This is another book I got for free or cheap in an Audible sale. Previously, I’d listened to Redshirts and loved it. My undergraduate thesis is on postmodern satire, the only way that book could have turned me on more is if it had dudes making out with each other on every other page.
Unfortunately, Fuzzy Nation did not inspire the same reaction. I hated the main character from the start. I was more interested in his ex-girlfriend as a character than I was in him until she decided to keep hanging out with him for no earthly reason. I honestly didn’t even care about the Fuzzys. Actually, that’s not entirely accurate. I alternately didn’t care, and totally knew that at some point they’d be faced with danger as a part of the plot, and that the dummy dumb main character would make the wrong decision, then make the right one at the last minute, after which we’re all supposed to think he’s amazing because he put a bunch of tiny adorable creatures in danger when his ego got in the way.
I already own a mirror. I don’t need to read about smug jerks who have no clue what they’re doing with their lives. That territory is pretty much covered.
We quit this 16 hour book with three and a half hours left to go. Ben and I listened to it for the majority of our 18 hour drive from Corvallis to Los Angeles this summer, and when we got home, we decided we’d use the time spent driving around town to finish it up, but we never did.
By the time we were getting ready to drive back to Corvallis this Christmas, Ben found Larry Correia’s twitter account, and decided against finishing the book. For the uninitiated, Correia is pretty far to the right. I read the entire Monster Hunter series before we started Hard Magic, and his politics are way more front and center in those books. The way I see it, someone couldn’t write the baddass-parades Correia makes with so much honesty without believing, to some extent, in the kind of world where Libertarianism would actually work.
Hard Magic isn’t unfinished because I’m getting the Woody Allen guilt-shakes whenever I reach for it. This isn’t an Orson Scott Card situation for me. I’m cool with other people’s politics as long as they’re not rapey or bogoty. I’ll probably finish it in 2014 now that I know Ben isn’t into listening to it with me.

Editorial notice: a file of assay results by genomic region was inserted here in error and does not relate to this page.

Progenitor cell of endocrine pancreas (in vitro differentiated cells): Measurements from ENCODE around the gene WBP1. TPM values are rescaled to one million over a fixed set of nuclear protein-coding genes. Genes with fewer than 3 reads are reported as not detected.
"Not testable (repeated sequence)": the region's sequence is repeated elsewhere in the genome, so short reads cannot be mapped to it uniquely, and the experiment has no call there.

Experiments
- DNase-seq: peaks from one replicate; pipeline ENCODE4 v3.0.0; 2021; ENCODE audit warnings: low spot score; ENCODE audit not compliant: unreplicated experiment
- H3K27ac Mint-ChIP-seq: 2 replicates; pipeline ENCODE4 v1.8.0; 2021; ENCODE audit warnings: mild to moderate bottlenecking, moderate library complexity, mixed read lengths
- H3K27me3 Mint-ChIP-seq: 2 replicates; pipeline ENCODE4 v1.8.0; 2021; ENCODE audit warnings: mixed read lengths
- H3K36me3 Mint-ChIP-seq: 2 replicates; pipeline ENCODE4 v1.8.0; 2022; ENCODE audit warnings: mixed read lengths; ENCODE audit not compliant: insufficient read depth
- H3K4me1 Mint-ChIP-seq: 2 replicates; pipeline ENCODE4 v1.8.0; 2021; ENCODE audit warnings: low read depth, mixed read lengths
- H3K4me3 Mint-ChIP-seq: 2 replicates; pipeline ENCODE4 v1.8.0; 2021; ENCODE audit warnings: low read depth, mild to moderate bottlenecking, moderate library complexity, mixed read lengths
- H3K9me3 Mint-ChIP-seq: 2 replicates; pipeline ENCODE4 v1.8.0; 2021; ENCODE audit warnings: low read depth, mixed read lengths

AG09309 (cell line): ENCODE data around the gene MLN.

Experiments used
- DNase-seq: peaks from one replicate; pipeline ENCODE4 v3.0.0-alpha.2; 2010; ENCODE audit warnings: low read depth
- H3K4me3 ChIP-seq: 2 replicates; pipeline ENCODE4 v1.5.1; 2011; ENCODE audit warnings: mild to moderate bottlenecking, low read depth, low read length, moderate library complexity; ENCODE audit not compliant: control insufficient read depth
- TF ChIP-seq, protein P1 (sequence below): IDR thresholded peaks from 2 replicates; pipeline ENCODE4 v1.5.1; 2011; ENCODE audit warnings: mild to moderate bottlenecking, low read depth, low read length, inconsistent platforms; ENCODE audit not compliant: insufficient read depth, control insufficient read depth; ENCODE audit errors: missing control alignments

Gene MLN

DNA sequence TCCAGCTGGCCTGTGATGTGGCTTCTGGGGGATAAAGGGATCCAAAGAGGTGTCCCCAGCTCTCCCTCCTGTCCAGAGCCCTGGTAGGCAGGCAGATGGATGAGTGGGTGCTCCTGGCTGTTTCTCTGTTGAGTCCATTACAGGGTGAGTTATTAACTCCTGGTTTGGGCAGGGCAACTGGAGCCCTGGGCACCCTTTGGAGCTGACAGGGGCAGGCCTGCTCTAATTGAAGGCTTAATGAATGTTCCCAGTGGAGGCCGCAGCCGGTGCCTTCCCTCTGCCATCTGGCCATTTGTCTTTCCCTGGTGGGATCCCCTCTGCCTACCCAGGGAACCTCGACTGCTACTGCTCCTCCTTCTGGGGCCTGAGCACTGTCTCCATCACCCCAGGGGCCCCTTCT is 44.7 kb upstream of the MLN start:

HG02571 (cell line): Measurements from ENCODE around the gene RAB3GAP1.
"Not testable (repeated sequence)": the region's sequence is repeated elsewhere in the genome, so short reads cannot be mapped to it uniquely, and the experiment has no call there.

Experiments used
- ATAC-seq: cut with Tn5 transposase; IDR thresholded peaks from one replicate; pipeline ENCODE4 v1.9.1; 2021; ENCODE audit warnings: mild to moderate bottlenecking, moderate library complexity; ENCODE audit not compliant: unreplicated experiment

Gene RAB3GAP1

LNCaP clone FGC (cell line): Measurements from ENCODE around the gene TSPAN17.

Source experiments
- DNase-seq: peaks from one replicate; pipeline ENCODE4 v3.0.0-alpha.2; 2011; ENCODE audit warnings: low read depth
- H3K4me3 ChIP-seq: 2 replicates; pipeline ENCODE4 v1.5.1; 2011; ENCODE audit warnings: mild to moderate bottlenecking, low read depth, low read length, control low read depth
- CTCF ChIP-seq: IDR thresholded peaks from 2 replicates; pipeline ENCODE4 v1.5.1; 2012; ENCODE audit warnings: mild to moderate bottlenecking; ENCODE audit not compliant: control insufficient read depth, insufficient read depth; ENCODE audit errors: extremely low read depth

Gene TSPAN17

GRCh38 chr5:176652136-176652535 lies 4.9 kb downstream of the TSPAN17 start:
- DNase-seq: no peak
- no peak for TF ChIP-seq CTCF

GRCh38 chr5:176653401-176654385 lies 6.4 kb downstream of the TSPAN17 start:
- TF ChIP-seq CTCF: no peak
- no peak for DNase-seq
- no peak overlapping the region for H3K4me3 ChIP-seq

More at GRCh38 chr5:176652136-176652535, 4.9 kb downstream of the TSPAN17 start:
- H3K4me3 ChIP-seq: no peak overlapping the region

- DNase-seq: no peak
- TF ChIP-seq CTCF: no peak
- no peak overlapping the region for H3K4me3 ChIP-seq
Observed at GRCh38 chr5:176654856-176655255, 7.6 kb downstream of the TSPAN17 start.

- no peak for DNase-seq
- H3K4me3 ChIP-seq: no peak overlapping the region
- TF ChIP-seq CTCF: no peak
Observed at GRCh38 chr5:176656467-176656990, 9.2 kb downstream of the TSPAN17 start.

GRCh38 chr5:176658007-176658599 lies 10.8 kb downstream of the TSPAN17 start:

P.S. I asked Ben to contribute here, since I’m attributing this book’s rejection to him, and he wrote “More specifically–while I don’t agree with his politics, that’s not really what bothers me. He just tends to come across as a smug, crowing asshole, which is something that irritates me regardless of politics–it’s the same reason I also think Richard Dawkins is a shit.”
This book is free on Kindle, and I downloaded it in a moment of desperation. It was a dark time. I was reading anything I could get my hands on, and was running low on funds. If I had it to do over again, I would have stuck with the three dollar erotica. At least that stuff has the option to get exciting at some point.
This is a reprint of an essay Twain submitted to a contest that it did not win. I read the first 10 pages to my grandma and she fell asleep. If Mark Twain hadn’t written this, no one would know it ever existed.
This was another book we bought for the drive from Los Angeles to Corvallis this summer. We buy these road trip books to keep us awake on a 15-20 hour drive that starts at night, and ends the next evening. The Other Side of History might have been a good book, it’s probably full of interesting trivia that the kind of people who go to the kind of parties I go to would be very interested to hear. However, as intelligent and fascinating as Robert Garland may be, his lecture series is not a good choice to accompany an all night drive. This is a safety issue: you will fall asleep.